Plan to rid Libya of chemical weapons backed by UN
Libya this week asked the OPCW chemical watchdog to draw up a plan for the destruction of the toxic agents
The UN Security Council on Friday endorsed plans to rid Libya of its chemical weapons and prevent them from falling into the hands of extremists like ISIS.
Libya this week asked the OPCW chemical watchdog to draw up a plan for the destruction of the toxic agents that until recently were stored at the Ruwagha depot in southeastern Libya.
Libyan authorities moved the stockpile to another location in recent days and now want the OPCW -- the Organization for the Prohibition of Chemical Weapons -- to help remove them from the country and destroy them outside Libya.
The council unanimously adopted a resolution calling on UN member-states to help Libya's UN-backed national unity government and the OPCW with "the elimination of category 2 chemical weapons safely and in the soonest practicable timescale."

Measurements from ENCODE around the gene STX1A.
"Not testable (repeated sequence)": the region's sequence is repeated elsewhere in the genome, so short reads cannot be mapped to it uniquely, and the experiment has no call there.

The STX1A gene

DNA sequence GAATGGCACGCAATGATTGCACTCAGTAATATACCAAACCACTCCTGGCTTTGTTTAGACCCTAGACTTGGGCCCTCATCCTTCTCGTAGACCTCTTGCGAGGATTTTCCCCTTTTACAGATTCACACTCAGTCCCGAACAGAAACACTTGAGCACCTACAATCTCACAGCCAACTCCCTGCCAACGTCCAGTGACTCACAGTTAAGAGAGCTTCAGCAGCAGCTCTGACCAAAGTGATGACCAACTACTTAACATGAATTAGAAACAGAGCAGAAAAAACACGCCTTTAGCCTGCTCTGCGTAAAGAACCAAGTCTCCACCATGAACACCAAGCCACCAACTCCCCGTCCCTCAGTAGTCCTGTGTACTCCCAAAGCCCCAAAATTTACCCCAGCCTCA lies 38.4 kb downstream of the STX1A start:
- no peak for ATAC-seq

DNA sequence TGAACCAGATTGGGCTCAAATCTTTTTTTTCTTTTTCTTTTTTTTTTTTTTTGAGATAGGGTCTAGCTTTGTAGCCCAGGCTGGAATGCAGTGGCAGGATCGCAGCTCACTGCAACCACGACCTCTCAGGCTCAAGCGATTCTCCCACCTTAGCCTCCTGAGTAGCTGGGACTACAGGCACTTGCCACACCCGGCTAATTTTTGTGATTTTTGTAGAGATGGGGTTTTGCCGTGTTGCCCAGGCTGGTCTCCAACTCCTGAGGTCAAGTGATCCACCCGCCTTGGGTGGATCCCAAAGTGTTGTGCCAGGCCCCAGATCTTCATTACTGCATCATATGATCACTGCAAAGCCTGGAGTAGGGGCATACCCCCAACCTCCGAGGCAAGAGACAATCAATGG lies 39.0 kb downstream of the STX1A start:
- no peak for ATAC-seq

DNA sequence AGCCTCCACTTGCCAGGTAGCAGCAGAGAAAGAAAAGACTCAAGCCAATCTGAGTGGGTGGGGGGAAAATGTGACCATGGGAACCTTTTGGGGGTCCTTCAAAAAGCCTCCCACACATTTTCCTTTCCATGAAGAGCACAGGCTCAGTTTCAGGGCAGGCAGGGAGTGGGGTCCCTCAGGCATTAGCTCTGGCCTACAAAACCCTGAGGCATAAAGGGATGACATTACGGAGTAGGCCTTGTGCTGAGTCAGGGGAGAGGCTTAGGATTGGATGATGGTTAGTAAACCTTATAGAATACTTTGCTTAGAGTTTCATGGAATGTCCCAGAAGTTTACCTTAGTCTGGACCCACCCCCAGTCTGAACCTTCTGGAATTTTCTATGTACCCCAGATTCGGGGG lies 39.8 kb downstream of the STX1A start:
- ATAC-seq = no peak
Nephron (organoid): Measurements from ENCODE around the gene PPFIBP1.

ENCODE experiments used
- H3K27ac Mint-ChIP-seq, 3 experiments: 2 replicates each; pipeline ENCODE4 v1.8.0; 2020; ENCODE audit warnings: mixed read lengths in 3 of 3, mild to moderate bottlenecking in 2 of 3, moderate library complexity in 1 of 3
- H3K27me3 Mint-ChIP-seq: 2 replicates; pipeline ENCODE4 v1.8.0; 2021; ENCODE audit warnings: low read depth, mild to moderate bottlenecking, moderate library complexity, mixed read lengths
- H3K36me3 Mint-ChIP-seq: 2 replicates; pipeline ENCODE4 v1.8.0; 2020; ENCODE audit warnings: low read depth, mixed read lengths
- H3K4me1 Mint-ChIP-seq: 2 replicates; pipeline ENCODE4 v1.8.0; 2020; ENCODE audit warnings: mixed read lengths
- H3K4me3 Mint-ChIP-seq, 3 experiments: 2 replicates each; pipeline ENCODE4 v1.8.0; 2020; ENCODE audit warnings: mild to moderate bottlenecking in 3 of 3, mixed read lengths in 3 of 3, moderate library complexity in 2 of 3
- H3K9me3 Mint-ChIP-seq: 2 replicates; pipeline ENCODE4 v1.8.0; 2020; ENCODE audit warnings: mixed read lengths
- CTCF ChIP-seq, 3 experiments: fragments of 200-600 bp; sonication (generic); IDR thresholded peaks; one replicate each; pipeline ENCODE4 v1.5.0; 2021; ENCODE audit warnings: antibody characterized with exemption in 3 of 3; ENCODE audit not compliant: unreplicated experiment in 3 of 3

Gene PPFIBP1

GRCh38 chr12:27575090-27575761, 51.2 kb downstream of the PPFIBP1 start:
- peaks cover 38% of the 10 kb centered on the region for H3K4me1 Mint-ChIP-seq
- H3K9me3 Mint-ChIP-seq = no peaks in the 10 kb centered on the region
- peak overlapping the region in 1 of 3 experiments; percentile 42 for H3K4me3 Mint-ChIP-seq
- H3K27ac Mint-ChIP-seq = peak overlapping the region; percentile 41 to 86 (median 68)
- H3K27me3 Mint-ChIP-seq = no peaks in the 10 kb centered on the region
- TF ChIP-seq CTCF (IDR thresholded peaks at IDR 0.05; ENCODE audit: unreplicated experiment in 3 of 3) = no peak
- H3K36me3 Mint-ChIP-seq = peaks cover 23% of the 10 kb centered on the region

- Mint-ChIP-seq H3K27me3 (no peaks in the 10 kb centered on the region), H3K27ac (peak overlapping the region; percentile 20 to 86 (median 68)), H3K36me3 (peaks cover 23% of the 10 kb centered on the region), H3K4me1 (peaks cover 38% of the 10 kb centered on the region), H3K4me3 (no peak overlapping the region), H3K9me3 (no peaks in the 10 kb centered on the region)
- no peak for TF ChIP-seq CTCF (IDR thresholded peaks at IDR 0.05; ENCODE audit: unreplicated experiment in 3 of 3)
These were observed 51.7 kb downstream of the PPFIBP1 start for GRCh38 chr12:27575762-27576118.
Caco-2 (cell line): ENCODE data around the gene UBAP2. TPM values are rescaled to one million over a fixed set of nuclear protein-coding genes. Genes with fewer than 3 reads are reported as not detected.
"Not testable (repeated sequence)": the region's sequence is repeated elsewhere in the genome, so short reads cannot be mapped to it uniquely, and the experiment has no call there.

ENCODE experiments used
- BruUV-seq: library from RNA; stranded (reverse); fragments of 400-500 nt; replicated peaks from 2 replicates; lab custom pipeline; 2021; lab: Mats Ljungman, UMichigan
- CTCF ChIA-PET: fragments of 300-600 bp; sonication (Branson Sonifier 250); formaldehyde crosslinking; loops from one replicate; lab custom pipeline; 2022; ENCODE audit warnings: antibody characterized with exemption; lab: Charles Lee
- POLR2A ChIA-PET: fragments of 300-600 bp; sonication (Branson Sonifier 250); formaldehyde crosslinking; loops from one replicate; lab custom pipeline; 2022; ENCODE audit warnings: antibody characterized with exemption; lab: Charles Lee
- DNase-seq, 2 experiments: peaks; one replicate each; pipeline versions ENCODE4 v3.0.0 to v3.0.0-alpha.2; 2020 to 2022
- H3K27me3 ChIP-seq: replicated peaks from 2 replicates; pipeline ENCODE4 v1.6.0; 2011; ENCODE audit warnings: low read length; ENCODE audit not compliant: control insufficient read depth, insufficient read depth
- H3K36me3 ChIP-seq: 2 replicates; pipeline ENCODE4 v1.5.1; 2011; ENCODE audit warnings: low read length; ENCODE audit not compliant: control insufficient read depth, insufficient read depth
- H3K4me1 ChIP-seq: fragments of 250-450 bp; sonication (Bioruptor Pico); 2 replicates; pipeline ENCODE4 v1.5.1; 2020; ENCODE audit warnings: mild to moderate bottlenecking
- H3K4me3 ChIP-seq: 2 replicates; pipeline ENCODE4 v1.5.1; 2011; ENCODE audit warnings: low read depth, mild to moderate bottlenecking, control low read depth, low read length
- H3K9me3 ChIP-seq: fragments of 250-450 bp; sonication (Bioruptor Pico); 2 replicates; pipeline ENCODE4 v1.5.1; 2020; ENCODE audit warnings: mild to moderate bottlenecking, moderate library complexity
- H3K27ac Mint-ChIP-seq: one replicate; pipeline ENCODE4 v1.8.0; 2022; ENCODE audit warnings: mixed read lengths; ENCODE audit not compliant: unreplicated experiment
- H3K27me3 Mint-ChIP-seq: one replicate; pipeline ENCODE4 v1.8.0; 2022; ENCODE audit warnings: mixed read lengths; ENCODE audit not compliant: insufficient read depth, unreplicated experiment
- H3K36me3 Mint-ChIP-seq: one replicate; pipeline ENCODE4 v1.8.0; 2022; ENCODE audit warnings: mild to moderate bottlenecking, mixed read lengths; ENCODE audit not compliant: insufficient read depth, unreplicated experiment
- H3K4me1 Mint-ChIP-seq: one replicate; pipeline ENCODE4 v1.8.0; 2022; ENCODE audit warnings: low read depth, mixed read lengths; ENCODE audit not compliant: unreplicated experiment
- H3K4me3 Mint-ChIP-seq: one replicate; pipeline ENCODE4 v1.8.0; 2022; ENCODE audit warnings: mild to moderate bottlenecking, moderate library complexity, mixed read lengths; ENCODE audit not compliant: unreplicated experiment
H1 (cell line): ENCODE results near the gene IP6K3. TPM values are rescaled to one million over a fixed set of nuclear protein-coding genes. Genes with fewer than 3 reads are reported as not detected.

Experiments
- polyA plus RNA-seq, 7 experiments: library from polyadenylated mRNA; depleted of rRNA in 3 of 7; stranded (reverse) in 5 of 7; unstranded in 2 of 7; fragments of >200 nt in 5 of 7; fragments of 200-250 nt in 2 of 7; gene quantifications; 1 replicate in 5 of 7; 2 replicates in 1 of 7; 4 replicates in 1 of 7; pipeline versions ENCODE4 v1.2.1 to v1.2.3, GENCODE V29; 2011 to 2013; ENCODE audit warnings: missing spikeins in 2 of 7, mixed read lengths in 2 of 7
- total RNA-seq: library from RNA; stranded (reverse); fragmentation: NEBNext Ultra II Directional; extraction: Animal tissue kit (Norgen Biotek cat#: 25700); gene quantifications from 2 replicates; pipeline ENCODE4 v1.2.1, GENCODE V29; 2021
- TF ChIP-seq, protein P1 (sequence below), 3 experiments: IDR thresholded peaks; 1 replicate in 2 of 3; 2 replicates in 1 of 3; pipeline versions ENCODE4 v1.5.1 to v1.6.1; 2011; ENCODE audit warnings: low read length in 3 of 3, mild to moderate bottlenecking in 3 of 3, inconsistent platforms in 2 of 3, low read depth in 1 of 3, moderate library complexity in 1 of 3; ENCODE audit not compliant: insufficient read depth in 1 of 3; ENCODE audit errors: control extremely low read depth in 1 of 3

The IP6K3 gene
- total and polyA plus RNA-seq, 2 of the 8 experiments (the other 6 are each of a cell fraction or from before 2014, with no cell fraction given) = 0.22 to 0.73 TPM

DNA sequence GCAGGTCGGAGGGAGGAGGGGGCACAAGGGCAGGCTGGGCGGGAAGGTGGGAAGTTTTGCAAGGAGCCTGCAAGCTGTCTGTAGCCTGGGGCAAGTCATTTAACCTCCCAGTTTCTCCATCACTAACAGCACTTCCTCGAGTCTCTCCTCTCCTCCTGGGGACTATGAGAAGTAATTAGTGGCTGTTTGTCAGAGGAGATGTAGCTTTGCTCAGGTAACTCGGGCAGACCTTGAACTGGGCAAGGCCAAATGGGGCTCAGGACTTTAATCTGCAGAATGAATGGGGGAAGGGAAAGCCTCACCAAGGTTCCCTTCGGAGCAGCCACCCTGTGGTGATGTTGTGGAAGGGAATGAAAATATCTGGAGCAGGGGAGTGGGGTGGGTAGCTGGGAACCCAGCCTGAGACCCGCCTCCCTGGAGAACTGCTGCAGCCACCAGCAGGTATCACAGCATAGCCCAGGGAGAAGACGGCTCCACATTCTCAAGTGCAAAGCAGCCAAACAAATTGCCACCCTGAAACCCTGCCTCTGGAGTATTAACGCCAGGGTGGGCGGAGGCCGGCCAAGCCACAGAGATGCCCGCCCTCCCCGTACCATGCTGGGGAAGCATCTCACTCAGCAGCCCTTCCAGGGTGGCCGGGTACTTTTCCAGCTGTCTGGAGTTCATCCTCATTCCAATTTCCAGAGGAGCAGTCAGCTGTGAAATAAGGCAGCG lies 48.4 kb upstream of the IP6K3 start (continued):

The measure authorizes governments to take part in the operation, allowing them to "acquire, control, transport, transfer and destroy" chemical weapons to "ensure the elimination of Libya's chemical weapons stockpile in the soonest and safest manner."
Making his first visit to the United Nations, British Foreign Secretary Boris Johnson said the resolution "marks the beginning of the end of the Libyan chemical weapons program."
"We have reduced the risk of these weapons falling into the hands of terrorists and fanatics," he said.
The resolution invokes chapter 7 of the UN charter, which allows the council to enforce the measure through military force or sanctions.
Britain and Russia have raised concerns that Libya's chemical stockpile could fall into the hands of IS jihadists, who hold the key coastal city of Sirte and are active in other parts of the country.
Libya joined the UN convention on eliminating chemical weapons in 2004.